HOL 5540: Love and Forgiveness, 3 credits
Students will be exposed to current research in the areas of love and forgiveness and the impact they have on an individual's personal well-being as well as social well-being. We will examine our own views of and experiences with love and forgiveness as well as how these have been viewed and experienced by notable others in literary, political, and religious areas. We will explore what contributes to the development of a grievance, what maintains it, and what gets in the way of being able to forgive it. And, we will examine methods of achieving love and forgiveness in our lives, and the positive benefits these have. Open to graduate students and undergraduates who have completed 57 credits and above.
HOL 5550 Successful Aging-Holistic Perspectives, 3 credits
This course will focus on holistic factors of aging and lifestyle choices that enable people to preserve and even enhance wellness and vitality in later life. Current images and myths of aging will be explored and research studies that outline holistic ways to delay, prevent, or positively treat common chronic diseases will be presented along with programs and policies that enable older people to practice positive aging strategies. This course will highlight the qualities of older people who remain physically active, intellectually engaged, emotionally involved, spiritually connected, and vital throughout their years. Open to upperclass and graduate students.
HOL 5560 Understanding Grief and Loss
This course examines basic principles of grief and loss in their many manifestations and myths including mourning practices and common reactions by the grieving person and those around him/her. Many types of loss will be considered including death, relationship break-up, abandonment, job loss, physical changes, grief and loss related to substance abuse, and other ambiguous and disenfranchised losses. Grief support techniques will be explored as well as issues related to self-awareness, self-care and boundaries in supporting those who grieve. The issues are explored through the lens of holistic health as they relate to physical, emotional, intellectual, relational, and spiritual areas. Open to upperclass and graduate students.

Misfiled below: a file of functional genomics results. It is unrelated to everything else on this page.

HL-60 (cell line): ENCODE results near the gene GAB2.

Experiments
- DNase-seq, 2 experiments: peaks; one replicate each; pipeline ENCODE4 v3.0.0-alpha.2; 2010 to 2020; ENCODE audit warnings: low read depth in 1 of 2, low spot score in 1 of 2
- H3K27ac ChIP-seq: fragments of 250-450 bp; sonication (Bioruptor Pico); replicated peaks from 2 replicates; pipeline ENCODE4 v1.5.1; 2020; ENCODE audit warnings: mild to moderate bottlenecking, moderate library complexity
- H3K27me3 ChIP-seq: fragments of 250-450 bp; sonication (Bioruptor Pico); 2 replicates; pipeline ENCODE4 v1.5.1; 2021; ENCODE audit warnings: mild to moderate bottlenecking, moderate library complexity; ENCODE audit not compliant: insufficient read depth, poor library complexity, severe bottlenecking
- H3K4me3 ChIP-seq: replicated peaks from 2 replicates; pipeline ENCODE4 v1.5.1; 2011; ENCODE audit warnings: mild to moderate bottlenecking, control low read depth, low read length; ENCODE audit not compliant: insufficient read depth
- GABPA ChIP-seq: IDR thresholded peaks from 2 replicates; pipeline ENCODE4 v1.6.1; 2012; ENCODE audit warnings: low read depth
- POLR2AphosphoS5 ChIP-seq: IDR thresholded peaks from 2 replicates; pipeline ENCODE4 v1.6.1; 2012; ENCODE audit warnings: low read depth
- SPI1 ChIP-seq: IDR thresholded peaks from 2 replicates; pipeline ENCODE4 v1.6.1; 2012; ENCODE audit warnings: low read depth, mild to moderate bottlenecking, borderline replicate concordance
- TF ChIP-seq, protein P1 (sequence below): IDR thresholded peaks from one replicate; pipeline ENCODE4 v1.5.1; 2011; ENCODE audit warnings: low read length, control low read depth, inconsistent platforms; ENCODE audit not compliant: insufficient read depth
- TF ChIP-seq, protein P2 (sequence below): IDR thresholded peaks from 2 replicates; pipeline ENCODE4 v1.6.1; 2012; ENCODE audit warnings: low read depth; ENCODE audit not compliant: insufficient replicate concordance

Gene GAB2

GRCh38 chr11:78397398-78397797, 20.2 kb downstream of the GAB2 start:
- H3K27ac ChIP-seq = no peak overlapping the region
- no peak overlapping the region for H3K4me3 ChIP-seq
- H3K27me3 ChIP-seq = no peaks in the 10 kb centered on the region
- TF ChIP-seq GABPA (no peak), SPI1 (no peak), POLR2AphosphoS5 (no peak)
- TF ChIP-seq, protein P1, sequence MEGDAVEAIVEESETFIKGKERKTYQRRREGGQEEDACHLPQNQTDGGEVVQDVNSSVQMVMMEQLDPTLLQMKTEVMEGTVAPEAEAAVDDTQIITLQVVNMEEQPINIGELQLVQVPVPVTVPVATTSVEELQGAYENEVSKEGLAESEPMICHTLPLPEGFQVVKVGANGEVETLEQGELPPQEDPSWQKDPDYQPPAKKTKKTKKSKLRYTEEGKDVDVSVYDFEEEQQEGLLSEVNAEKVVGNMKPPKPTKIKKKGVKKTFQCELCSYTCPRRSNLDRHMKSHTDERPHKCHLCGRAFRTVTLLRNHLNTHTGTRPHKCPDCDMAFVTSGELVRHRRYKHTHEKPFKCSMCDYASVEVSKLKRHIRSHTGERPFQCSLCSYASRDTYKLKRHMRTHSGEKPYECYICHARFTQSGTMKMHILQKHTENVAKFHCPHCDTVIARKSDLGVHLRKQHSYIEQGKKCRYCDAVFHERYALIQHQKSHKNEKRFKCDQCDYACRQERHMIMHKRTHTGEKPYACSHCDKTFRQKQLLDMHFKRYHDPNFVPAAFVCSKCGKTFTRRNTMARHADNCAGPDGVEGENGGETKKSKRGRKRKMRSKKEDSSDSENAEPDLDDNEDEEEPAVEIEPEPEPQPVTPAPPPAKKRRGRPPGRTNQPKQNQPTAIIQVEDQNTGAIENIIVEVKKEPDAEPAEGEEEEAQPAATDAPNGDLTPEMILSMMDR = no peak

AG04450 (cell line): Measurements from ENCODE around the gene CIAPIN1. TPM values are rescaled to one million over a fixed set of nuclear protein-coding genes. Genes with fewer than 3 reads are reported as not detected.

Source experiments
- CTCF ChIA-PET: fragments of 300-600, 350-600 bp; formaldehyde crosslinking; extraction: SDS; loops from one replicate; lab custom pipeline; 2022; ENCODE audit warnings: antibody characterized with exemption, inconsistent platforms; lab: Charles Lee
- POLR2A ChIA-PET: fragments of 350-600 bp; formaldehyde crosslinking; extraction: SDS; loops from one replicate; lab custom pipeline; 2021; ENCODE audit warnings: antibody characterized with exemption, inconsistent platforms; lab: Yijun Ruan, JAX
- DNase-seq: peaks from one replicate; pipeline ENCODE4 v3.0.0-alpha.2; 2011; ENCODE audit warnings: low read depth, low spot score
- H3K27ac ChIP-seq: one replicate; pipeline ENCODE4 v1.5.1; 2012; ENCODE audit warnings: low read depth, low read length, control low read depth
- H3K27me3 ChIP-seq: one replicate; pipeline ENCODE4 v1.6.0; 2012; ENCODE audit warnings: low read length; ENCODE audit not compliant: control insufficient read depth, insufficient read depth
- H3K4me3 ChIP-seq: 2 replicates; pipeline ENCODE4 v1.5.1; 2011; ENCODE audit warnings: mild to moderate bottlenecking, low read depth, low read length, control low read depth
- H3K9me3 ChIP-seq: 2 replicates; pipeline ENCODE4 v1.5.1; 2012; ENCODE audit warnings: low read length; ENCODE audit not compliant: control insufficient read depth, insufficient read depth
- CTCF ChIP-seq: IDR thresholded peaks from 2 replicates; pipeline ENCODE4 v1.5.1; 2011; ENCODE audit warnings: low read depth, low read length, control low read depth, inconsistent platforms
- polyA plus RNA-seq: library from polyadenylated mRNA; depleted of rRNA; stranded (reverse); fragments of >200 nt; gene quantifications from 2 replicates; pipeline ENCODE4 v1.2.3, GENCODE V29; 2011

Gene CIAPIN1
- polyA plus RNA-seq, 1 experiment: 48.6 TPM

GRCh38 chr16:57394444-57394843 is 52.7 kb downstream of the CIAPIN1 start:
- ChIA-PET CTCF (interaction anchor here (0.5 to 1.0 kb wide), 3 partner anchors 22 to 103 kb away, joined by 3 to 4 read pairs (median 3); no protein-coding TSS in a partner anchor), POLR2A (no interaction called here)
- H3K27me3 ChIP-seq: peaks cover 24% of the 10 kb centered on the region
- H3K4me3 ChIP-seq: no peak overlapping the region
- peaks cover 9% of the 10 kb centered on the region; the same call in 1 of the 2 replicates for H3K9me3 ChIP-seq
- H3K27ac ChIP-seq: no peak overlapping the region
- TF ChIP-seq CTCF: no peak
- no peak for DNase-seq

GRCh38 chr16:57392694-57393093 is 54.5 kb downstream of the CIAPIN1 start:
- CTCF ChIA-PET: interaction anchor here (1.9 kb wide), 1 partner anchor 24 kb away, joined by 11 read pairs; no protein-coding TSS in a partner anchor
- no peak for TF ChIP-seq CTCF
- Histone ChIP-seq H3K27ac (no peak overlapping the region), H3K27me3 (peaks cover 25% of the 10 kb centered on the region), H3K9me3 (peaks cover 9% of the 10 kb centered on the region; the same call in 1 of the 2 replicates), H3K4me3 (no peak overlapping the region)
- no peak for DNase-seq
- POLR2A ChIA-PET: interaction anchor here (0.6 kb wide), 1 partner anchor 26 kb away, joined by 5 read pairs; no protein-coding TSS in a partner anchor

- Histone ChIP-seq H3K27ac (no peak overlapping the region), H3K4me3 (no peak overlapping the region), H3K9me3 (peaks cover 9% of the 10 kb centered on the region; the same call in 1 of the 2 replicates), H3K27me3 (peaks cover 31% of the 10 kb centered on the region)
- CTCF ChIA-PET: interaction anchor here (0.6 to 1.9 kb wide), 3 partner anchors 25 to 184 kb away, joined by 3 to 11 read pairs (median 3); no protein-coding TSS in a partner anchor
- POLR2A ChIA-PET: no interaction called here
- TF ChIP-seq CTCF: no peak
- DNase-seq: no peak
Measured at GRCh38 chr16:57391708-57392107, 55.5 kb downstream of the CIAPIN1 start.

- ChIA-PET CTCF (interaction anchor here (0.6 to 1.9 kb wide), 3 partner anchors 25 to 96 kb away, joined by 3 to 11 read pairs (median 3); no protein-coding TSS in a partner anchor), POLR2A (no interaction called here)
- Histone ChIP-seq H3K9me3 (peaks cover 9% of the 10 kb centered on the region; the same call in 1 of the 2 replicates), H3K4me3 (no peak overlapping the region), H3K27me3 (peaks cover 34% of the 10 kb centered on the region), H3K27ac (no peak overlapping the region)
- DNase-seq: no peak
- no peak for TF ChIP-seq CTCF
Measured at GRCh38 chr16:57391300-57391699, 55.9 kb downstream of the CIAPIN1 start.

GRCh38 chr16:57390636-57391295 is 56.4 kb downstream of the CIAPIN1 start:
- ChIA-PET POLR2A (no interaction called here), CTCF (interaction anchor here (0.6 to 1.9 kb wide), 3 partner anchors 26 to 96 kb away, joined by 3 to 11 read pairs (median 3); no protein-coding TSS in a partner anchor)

HOL 5600 Advanced Spirituality and Health, 3 credits
This course provides students with a deeper understanding of the role that spirituality plays in developing their values, finding meaning in their lives, promoting their connection to the environment, enhancing their interpersonal relationships, supporting their intra-personal development, and in the delivery and sustainability of their professional lives. Students will also have the opportunity to focus on increasing their understanding of and experience with a select group of spiritual/contemplative practices. In short, this course will allow students to understand how to most effectively and ethically bring a heart-centered and contemplative presence to their work and to their lives. HOL 5600 can be seen as a follow-up to HOL 5340-Holistic Health and Spirituality. Open to graduate students and advanced upperclass students with some training in spirituality. One of the courses available to students completing the specialty certificate in Holistic Approaches to Spirituality and Healing.
HOL 5980 Readings in Holistic Health, 1-4 credits
This course provides individualized, independent study and readings under guidance of a faculty member. Initiative for planning topic for investigation and seeking the appropriate faculty member comes from the student, with consultation from the advisor. Open to Upperclass and Graduate students. Prerequisite: Consent of instructor.
HOL 6305 Mindfulness Theory and Skills, 3 credits
This course will focus on the theoretical and experiential foundations of mindfulness. Research on the benefits of mindfulness for physical and mental health issues will be explored as well as the literature supporting the use of mindfulness in personal and professional relationships. Both formal mindfulness practices as well as informal strategies for everyday mindfulness will be offered and practiced in the class and individually. This class utilizes experiential activities, guided readings and reflective learning as well as focused scholarly study. Open to graduate students only.
HOL 6500 Seminar in Holistic Methods, 3 credits
The purpose of the course is to bring together the teachings from the various electives that are offered by the program and the intro course and insure the students have had exposure to all aspects of